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Wine tourism as a development initiative in rural Canary Island communities

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Wine tourism as a development initiative in rural Canary Island communities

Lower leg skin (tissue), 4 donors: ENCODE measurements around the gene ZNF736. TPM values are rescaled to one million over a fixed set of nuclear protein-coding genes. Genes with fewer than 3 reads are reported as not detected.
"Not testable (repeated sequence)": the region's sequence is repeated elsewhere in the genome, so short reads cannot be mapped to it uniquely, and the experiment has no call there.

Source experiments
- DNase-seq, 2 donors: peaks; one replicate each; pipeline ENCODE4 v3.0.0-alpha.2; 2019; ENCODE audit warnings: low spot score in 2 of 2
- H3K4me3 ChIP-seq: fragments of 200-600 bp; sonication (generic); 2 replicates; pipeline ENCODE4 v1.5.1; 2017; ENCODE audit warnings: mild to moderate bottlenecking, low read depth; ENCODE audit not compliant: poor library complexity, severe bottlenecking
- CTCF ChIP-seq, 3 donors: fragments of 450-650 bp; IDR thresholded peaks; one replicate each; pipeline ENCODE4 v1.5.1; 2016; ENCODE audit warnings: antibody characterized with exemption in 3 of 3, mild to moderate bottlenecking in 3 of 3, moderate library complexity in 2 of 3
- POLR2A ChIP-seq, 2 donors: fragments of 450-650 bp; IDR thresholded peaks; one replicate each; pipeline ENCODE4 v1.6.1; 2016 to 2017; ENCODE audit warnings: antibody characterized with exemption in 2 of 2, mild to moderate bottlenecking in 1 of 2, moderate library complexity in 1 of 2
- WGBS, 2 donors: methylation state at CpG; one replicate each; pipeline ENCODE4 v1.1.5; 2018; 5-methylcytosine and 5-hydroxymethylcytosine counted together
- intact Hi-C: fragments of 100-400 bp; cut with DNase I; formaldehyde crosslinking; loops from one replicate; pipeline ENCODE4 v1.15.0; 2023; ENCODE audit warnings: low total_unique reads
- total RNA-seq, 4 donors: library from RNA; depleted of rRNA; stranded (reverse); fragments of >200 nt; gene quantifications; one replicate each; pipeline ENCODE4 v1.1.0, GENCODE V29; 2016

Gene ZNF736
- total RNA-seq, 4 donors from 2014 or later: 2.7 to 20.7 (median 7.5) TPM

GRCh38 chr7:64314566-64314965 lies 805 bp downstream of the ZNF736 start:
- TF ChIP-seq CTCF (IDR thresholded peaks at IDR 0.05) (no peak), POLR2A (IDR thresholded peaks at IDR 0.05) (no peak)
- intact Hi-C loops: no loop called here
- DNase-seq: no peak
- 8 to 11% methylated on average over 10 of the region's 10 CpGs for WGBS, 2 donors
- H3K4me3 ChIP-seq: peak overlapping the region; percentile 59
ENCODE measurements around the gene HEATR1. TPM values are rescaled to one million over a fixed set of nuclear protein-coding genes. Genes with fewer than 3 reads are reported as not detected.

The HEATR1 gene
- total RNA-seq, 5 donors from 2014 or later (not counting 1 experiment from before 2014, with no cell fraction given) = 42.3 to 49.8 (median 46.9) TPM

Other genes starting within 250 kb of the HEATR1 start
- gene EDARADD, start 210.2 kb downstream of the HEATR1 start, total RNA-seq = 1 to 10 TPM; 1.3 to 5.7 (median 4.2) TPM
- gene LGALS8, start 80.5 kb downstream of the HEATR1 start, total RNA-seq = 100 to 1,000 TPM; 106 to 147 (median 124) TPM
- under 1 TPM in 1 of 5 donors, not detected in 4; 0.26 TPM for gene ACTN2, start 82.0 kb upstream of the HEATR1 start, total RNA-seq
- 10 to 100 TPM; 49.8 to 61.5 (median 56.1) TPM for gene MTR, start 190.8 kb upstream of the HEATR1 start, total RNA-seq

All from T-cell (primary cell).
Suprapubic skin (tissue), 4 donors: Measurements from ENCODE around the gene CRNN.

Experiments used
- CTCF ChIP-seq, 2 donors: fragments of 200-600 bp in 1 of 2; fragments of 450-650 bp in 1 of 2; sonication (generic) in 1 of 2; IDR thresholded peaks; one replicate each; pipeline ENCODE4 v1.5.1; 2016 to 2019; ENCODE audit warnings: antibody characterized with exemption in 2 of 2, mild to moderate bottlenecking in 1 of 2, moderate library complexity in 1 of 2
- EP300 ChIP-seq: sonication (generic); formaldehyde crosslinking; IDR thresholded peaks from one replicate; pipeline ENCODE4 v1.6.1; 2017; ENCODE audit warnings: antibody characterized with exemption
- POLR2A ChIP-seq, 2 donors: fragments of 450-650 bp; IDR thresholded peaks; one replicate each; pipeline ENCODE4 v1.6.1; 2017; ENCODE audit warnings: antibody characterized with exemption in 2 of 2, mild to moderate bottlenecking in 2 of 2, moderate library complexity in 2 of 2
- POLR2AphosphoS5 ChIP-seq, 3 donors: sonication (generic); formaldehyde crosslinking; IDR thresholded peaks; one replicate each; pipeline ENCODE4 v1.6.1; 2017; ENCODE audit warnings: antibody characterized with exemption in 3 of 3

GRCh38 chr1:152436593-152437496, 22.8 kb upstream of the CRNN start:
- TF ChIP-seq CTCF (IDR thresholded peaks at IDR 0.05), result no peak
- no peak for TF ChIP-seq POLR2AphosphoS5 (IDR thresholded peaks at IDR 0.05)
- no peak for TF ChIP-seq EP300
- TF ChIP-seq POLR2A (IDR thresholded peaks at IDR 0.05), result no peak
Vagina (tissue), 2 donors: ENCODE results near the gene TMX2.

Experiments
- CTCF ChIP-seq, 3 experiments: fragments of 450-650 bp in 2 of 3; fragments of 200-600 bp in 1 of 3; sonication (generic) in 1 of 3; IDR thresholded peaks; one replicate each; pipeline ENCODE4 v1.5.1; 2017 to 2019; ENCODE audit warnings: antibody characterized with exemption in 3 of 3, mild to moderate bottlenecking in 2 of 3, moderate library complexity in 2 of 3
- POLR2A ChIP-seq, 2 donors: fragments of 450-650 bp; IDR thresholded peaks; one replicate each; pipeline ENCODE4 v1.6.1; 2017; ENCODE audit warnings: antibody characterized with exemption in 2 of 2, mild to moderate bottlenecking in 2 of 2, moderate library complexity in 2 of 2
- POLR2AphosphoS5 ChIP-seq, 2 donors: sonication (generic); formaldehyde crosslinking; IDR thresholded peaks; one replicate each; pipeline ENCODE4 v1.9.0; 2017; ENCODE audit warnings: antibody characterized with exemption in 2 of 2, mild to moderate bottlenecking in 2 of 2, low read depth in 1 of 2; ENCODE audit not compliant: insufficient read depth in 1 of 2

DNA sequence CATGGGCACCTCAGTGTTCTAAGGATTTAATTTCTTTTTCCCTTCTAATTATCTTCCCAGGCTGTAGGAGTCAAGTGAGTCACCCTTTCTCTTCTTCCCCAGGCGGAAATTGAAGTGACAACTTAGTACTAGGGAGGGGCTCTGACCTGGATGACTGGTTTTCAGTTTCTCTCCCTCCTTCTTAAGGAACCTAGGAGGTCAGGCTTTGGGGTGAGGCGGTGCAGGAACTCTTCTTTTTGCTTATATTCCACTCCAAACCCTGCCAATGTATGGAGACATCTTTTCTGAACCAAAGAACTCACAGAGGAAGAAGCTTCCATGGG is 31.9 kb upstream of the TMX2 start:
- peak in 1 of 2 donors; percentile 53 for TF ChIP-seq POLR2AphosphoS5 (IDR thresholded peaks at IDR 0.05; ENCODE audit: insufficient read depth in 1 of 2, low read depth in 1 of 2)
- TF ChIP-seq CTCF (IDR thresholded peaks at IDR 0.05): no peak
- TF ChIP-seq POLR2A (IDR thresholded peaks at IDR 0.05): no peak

Wine tourism as a developmentinitiative in rural Canary Islandcommunities Lynnaire Sheridan and Abel Duarte Alonso School of Marketing Tourism and Leisure, Edith Cowan University, Joondalup, Australia, and  Pascal Scherrer School of Natural Sciences, Centre for Ecosystem Management, Edith Cowan University, Joondalup, Australia Abstract Purpose  – Manystudiesunderlinethecriticalrelationshipbetweenlocalcommunitiesandrural-basedindustries. However, the dynamics of the relationship between wineries and local communities israrely considered in research despite the importance of these links for rural communities. This paperinvestigates this dimension from the perspective of Canary Islands’ small wine growers. Design/methodology/approach  – A total of 23 winery operations located on the islands of Tenerife and La Palma accept the invitation to participate in the form of face-to-face interviews. Findings  – The level of participation and contribution to the community varies between operations,with some small family operations in particular limiting their external involvement, while others see itas a necessary and/or beneficial relationship. Most wineries in the study are active in theircommunities, participating in local events and employing local residents. However, generationalchanges that threaten both the wine business and tradition, or mass tourism leading to land valueincreases are critical challenges to the winery-community relationship. Research limitations/implications  – With over 200 largely small-family wineries in the CanaryIslands, it is acknowledged that the sample of wineries in this paper may not be representative of theregion’s wine industry. Practical implications  – The strengthening relationships between wineries and local communitiesfor cultural events can build nostalgia for local wine production. This, in turn, appears to be vital forpreserving the local wine culture and tradition by making winery ownership and work well-regardedby the local community. Originality/value  – To date limited research has been conducted on the redeveloping CanaryIslands’ wine industry, particularly from winery operators’ points of view. Keywords  Wines, Winemaking, Rural regions, Spain, Tourism Paper type  Research paper Introduction and literature review Wine tourism and rural communities In recent years, there has been a trend of businesses becoming more involved with localcommunities, particularly strengthening partnerships (Boehm, 2005), wherebycommunities often reciprocate by actively supporting business development (Besserand Miller, 2004). Within a rural context, the relationship between rural industries andtheir communities is an important focus of rural development research. In fact, despitethe argument that “Tourism provides challenges for communities all around theworld” (Simpson, 2008, p. 5), many studies identify the potential links between tourism The current issue and full text archive of this journal is available at Wine tourismas a developmentinitiative 291  Journal of Enterprising Communities:People and Places in the GlobalEconomyVol. 3 No. 3, 2009pp. 291-305 q Emerald Group Publishing Limited1750-6204DOI 10.1108/17506200910982037  and rural communities, as well as tourism’s supporting role in such process(Wilson  et al. , 2001; Williams, 2001; Choi and Sirakaya, 2006; Petrzelka  et al. , 2006;Ballesteros and Ramı´rez, 2007). In particular, festivals and events based around ruralproducts are growing in popularity (Higham and Ritchie, 2001), as is “agritourism”,which, according to Langworthy  et al.  (2006, p. 2): [ . . . ] is an excellent tool to educate the [national] community about the value of agriculture tothe economy and quality of life especially when a country’s residents are increasinglyremoved from the land. The benefit of tourism has primarily been the generation of employment and thediversification of marginalised rural economies (Di Gregorio and Licari, 2006). Asglobalisation progressively threatens traditional agriculture, tourism may become anecessity to support the continuation of traditional production in rural areas (Eversoleand Martin, 2006).VanAusdle (2005) has identified wine tourism as a particularly appropriate ruraltourism product. Wine production can help rural areas redesign their economiesthrough job creation for both wine production and the hospitality associated with finedining. Many examples of newly developing wine regions exist (Sharples, 2002; Read,2004; Getz and Brown, 2006; Wargenau and Che, 2006). The availability anddevelopment of wine routes (Gatti and Incerti, 1997), or wine tourism (Hall  et al. , 2000c;Hall and Mitchell, 2000; O’Neill  et al. , 2001, 2002) generally plays a pivotal role inattractingvisitorstoruralareaswhich,inturn,benefitlocaleconomiesandcommunities(Hall  et al. , 2000a).Events such as wine and food festivals, in turn, provide opportunities for localcommunities to establish a destination identity as they can “promote the importance of local tourism resources to the outside world” (Inbakaran and Jackson, 2005, p. 324).In some Mediterranean rural areas, for example, wine cellars can be additionalattractions, connectingthewineproduct withundergroundarchitecture(FuentesPardoand Can˜as Guerrero, 2005). Furthermore, wine and tourism can reinforce localidentity and contribute to social wellbeing (Gibson and Weinberg, 1980; Telfer andWall, 1996, in Telfer, 2001; Arfini  et al. , 2002).Whilemorewineregionsandtrailsarebeingdevelopedworldwide(Bigongiari,2003;Fensterseifer,2007;Hall etal. ,2000a;JaffeandPasternak,2004;RabellottiandMorrison,2006; Sharples, 2002), traditional wine regions in decay are being revitalised (Garcı´aFerna´ndez, 1999) – not to compete in the global wine market but, instead in an attempttoboostthelocaleconomyviasmallscalewineproductionandpotentiallywinetourism.However, all is not well in the relationship between community and wine producingoperations. For example, Friedland (2000) explains the dramatic developments in NapaValley, California, where the expansion of vineyards had significant negative impactson the local population, including increased land development, heavy traffic duringperiodsofharvesting,increasedwaterusageorenvironmentaldamageduetoextensivevineyard planting (Tesconi, 1999, in Friedland, 2000). Another argument is that as aresult of the growth and prosperity of their local wine industries some wine regionshave experienced the negative effects of a rapid increase in tourism, as Griffith (2007)found in a study conducted in Walla Walla, Washington, USA. An example of the wineindustry in New Zealand, where significant growth has been experienced in recent  JEC3,3 292  years, further demonstrates potential downsides of this sector with regards to thecommunity: [ . . . ] increasing numbers of outsiders have created new community impacts and new tensions[ . . . ] and potential contradictions between the development of Marlborough as a wine touristdestination and site of a large-scale industrial production (Beer and Lewis, 2006, p. 96). The downside of the success of the wine sector is further illustrated in the rise of landprices in some New Zealand rural communities (  Winestate Magazine , 2005; Law, 2007).Although this situation is already concerning, pressures on land, water and labour areset to continue as the wine industry is poised for a continued phenomenal growth inyears to come (Nikiel, 2007). Thus, while wine tourism has the potential to createconsiderable economic and social benefits for local development, it can also be the rootof many issues and problems for rural communities. The Canary Islands context  Traditionally a mass tourism destination, with close to ten million visitors per year(Canary Institute of Statistics, 2007), the Canary Islands are striving for a morefulfilling type of tourism-driven economic development. In fact, because of its largevolume of visitors, a phenomenon that reflects the importance of tourism in Spain(Garı´n-Mun˜oz, 2007) there is a view that tourism is a key determinant of economicdevelopment for the archipelago (Garı´n-Mun˜oz, 2006, p. 282). However, after so manydecades of presence, mass tourism has failed to create the local opportunities andbenefits that smaller-scale quality tourism products could achieve. Recently, theadvent of rural and agrotourism in the islands (Parra Lo´pez and Calero Garcı´a, 2006)offer some visitor segments an alternative to the “typical” sun and beach elements of numerous mass tourism destinations. Within this dimension, the ability of operators of rural tourism and related concepts in offering unique and enjoyable experiences isfundamental in building a sustainable tourism industry within a region (Keen, 2004).In addition, the Canary Islands provide an example of a traditional wine region that isbeing revived, in part, to capture the potentially higher yield wine tourist.Winehasbeenacomponentoftheislands’cultureandagriculturalheritageformanycenturies(Garcı´aFerna´ndez, 1999;  ElDı´ a ,2001). However, harshproductionconditions,changes in external trade and vine diseases meant that for generations the local wineindustry fell into oblivion. More recently, the establishment of systems of protectionand valorisation of quality foods (Sainz, 2002) has been a turning point for the localwine industry. Moreover, fundamental to this rebirth of wine production has been theintroduction of “Designations of Origin” (DO) (Sainz, 2002; Martı´nez-Carrasco  et al. ,2005) for Canary Islands’ wines. Regulatory councils oversee more efficient productionmethods,andthequalityofthewineproductwhileprotectingandpromotinglocalwines(Godenau and Sua´rez Sosa, 2002; Godenau  et al. , 2000). This event has drasticallychanged what, until recently, had been an informal wine industry.Today ten regions with DO have been created in the archipelago, of which five aloneare based on the island of Tenerife, and one on the island of La Palma (La Reserva,2006). Added to these events are the will and interest of local winery operators toimprove techniques and production methods to obtain a product of increased quality(Garcı´a Ferna´ndez, 1999). This quality product, added to the large number of visitors tothe islands, provides an opportunity for wine tourism. Wine tourismas a developmentinitiative 293  Arguably a certain degree of nostalgia to keep a tradition alive has also helped inthe re-development of the local wine industry. While providing jobs to local inhabitantswhere the wineries are located, and helping maintain the community fabric, the “new”wine industry in the Canaries also offers tourists an alternative leisure activity beyondthe package tours for which the region is renowned (McLane, 2000).In order for wine tourism to emerge as a contributor to the economic development of the Canary Islands, it is imperative that the wine industry itself engages with both thetourism industry and the broader community. This exploratory study focussed on thecrucial perspective of the wineries on tourism and the local community to understandthe perceived potential role, impacts or benefits for their businesses and the broadercommunity. Methodology The investigation of an industry experiencing development in the sense of a revival,with emphasis on quality (DO), and new developments in the form of the establishmentof wine trails suggests the potential for synergies between wineries and localcommunities. In this regard, a first step into the exploration of Canary Islands’ wineindustry and the extent of its relationship with local communities was to examinewinery operators’ views on their involvement with their local community.In May 2007, 61 wineries in the Canary Islands archipelago, 45 on Tenerife and 16on La Palma were identified through database searches. The early establishment of DOin Tenerife, namely, in the Tacoronte-Acentejo region, and the large number of wineries within its geographical boundaries were compelling reasons for choosing thisregion as a starting point in the study. The knowledge of one of the researchers of La Palma Island, its wineries, coupled with current efforts among winery operations todevelop wine tourism were reasons for studying this island’s wine industry.A letter explaining the study’s objectives was sent to each winery, formallyrequesting interviews with owners or managers and winemakers. All the chosenwineries had gained DO status and had at least one wine label. In late May and early June 2007, one of the researchers travelled to Tenerife and La Palma and establisheddirect contact with each winery. This timing avoided any major events or busy periodsfor wineries, such as harvesting or pruning. A total of 23 wineries, 15 on Tenerife andeight on La Palma Island agreed to face-to-face interviews, a 37.7 per cent responserate. All operations are small in size, that is, fewer than 20 employees andpredominantly family owned. It is acknowledged that the number of participatingwineries may not allow for making generalisations about the archipelago’s wineindustry, or its wineries’ relationship with local communities or wine tourism.However, this effort was intended to be a first approach to examine the local wineindustry, which in turn would set the scene for building networks between theresearchers and local grape growers and industry officials with the final goal to studythis industry and wine tourism using a longitudinal approach.Semi-structured interviews were conducted at the wineries, and on interviewees’terms, that is, allowing them to choose a convenient day and time to be interviewed.While the central theme in this study was the relationship between wineries and theirlocal community, additional interview questions were designed to explore wineries’background, their relationship to tourism, whether they were open to the public, and if so in what form, as well as business and other challenges wineries faced. Interviews  JEC3,3 294  ranged between 15 minutes and an hour and allowed interviewees to comment onaspects affecting the local wine industry and their businesses. Interviews wererecorded, transcribed and translated from Spanish into English by the researchers.The qualitative data software NVivo 7 was used to assist data managementand analysis. Findings and discussion  Employment of the local community Overall, the wine tourism literature (Hall  et al. , 2000b) suggests that, in an idealscenario, the development of wine tourism should generate employment for the localcommunity, increase profits to local wine producers, encourage institutional supportfor wine production, enhance the social aspects of community development andreinforce the very wine culture upon which the wine tourism industry depends. Theseideals will now be considered with reference to the Canary Islands scenario.  Employment generation for the local community Currently, wineries in need of external labour employed staff from the local region ordrew on help from family members during harvesting time as in the case of small,family-owned wineries that are otherwise largely self-reliant in terms of labour. In all,13 wineries currently provide employment to locals. Comments such as “all ouremployees live within 20 kilometres of the winery” or “during harvesting season weuse labour from the village” and “we employ all local people” reflect the closeconnection to the local community and labour market. Nevertheless, one operator alsoindicated that the need for external staff was minimised as much as possible due tohigh labour costs. “We want to curtail fixed costs and therefore we only employ whatwe essentially need, not more”. At the other end, another business owner indicated thatit was at times difficult to find staff and that employment agencies were lookingoutside the region for workers.Indeed, Canary Island wineries appear to be beginning to take employment mattersinto their own hands by making significant contributions to building the capacity of the locals so that they would develop the expertise required to play a more significantrole in wine production. Two wineries were doing this by investing in education andtraining, and three of the 13 wineries employing locals were providing youthemployment, addressing a critical issue in their rural community. One respondentstated that “We support local professional schools; we hire young viticulture students.Sometimes, girls are not welcome at wineries, but we give them an opportunity to workat the winery”. Therefore, not only were the wineries employing locals but they werealso assisting particularly vulnerable groups within the local community, in this casethe young and women, in a traditionally male-dominated industry.Youth employment was common with another winery manager explaining “Wecollaborate with both local schools and teach the young kids; it is a way for them tolearn something new and have a perspective of the future. At the same time, it is anopportunity for them to make some money”. Another operator provided an educationalcomponent by opening the winery to school visits: “We also have group visits fromschools and we try to have children positively engaged in wine culture, includingemphasising on drinking with moderation”. Such an initiative could have positiveimpacts among future wine consumers, namely, in the form of gained knowledge about Wine tourismas a developmentinitiative 295